CHAMPAIGN, Ill. -- In a new study, researchers report that a class of heart medications called beta-blockers can have a helpful, or harmful, effect on the heart, depending on their molecular activity.
The study, which appears in the journal Circulation Research, found that beta-blockers that target both the alpha- and beta-receptors on the heart muscle offer the most benefit to cardiac patients, while those that target only the beta-receptors can actually undermine the structure and function of the heart.
Circulation Research is published by the American Heart Association.
Heart disease is the leading cause of death in the United States. Patients with heart disease usually have higher levels of catecholamines - hormones that activate the beta-adrenergic receptors to stimulate cardiac muscle contraction. In this process, the heart initially grows to become a more efficient pump. Unfortunately, the researchers found, this growth also predisposes the heart to eventual failure.
Traditionally, beta-blockers targeting the beta-adrenergic receptors have been utilized as a long-term therapy for heart failure.
Interestingly, blocking adrenergic receptors has been widely used clinically for nearly 50 years without a full understanding of the molecular consequences of these drugs, said co-author and graduate student David Cervantes. Kevin Xiang, a professor of molecular and integrative physiology at the University of Illinois led the study. The research team also included researcher Catherine Crosby.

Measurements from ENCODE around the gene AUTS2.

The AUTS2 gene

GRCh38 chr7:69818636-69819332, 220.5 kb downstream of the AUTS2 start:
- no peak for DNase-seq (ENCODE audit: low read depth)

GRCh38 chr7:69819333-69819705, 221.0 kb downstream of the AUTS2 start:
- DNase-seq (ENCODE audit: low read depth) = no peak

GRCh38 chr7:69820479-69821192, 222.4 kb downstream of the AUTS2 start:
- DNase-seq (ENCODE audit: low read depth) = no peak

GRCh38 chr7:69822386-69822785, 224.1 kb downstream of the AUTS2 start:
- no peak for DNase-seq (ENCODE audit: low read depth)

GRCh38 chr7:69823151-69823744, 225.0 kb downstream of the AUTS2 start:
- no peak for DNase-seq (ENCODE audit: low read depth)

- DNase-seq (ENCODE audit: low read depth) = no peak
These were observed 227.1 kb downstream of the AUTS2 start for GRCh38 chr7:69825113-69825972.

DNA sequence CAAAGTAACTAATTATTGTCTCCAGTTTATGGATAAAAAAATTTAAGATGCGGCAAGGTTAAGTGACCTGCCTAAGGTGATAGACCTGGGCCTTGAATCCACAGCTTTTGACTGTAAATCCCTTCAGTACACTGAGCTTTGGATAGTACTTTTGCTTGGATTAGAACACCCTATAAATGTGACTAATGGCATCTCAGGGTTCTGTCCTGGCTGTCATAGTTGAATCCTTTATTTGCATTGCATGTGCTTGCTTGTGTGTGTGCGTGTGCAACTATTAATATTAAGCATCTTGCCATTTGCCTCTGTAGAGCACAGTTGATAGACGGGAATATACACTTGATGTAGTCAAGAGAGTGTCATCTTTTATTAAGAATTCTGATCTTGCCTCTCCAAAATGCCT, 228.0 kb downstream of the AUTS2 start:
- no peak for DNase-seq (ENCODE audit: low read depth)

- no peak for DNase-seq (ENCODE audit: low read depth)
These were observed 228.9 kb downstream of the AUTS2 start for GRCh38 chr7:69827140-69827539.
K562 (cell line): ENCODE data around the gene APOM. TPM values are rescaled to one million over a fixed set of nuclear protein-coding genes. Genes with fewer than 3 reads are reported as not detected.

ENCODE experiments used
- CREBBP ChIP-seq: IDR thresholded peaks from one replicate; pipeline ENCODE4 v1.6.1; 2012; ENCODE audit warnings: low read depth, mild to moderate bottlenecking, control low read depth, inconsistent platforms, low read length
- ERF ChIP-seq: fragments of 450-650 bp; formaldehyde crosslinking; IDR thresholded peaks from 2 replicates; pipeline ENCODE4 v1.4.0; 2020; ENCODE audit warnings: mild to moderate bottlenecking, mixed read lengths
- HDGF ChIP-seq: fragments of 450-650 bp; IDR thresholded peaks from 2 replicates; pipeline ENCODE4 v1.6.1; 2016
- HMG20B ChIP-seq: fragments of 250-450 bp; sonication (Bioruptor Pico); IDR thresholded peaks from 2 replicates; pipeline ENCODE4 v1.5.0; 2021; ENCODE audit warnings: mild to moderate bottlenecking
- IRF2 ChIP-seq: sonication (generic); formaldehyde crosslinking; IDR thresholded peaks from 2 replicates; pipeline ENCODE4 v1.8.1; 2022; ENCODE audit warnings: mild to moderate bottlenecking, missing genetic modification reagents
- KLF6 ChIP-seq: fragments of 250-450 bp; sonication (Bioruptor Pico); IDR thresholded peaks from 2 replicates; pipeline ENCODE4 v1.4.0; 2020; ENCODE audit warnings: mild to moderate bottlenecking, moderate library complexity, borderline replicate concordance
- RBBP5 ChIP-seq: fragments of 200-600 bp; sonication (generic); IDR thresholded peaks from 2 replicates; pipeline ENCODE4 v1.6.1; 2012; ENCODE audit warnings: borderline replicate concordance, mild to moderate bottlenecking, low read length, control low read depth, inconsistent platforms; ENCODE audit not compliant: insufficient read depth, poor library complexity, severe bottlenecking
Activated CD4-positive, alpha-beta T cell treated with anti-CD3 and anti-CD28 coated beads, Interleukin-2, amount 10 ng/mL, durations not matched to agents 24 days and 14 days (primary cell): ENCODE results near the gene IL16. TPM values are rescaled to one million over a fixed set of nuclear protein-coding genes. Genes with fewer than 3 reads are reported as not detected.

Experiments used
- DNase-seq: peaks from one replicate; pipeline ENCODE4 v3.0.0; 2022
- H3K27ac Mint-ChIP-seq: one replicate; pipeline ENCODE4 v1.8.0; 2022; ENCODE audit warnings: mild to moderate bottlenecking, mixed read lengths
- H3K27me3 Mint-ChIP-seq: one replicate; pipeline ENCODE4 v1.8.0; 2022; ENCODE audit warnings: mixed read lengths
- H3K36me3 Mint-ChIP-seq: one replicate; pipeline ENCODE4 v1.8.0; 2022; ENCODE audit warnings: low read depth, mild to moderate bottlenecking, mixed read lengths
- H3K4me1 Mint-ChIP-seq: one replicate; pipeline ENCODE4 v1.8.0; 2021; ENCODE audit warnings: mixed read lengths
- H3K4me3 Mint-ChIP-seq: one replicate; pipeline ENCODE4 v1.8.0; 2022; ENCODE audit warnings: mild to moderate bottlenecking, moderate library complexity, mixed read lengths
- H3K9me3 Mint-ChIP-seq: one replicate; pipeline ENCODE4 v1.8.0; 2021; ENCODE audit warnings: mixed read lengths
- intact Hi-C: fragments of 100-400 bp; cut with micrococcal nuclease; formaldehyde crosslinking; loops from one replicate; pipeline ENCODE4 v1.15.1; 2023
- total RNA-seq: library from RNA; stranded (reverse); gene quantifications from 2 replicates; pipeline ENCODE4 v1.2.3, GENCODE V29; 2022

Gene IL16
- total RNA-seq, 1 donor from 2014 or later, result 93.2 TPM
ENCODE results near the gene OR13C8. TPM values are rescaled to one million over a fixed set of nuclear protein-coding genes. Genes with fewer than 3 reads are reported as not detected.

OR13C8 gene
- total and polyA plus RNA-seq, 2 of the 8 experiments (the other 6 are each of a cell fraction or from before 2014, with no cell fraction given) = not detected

A previous study in 2003 showed that the beta-blocker carvedilol produced a greater survival benefit than another drug, metoprolol tartrate. Carvedilol targets both the beta- and alpha-adrenergic receptors.
The new study unveiled an elegant intracellular signaling system in which beta-receptor activation modulates alpha-adrenergic signaling. It showed that blocking the beta-receptor alone promotes cardiac remodeling via growth of cardiac fibroblasts induced by alpha-adrenergic receptor signaling. The growth of fibroblasts in the heart further damages the integrity and function of the heart.
This observation suggests that the use of carvedilol in combination with inhibitors of angiotensin-converting enzyme (ACE inhibitors) may be of the greatest benefit to cardiac patients, and has significant clinical implications on which beta-blockers patients should take.
"I think this is really good stuff," Xiang says. "It's a surprise project. It's not what we initially intended looking into. But it's a very nice, elegant study and a very beautiful cellular mechanism. It definitely will help people along the way to understand how to further manipulate this system. Beta blockers are still the most commonly used drug for heart disease."
To reach Kevin Xiang please call: 217-265-9448; e-mail: firstname.lastname@example.org.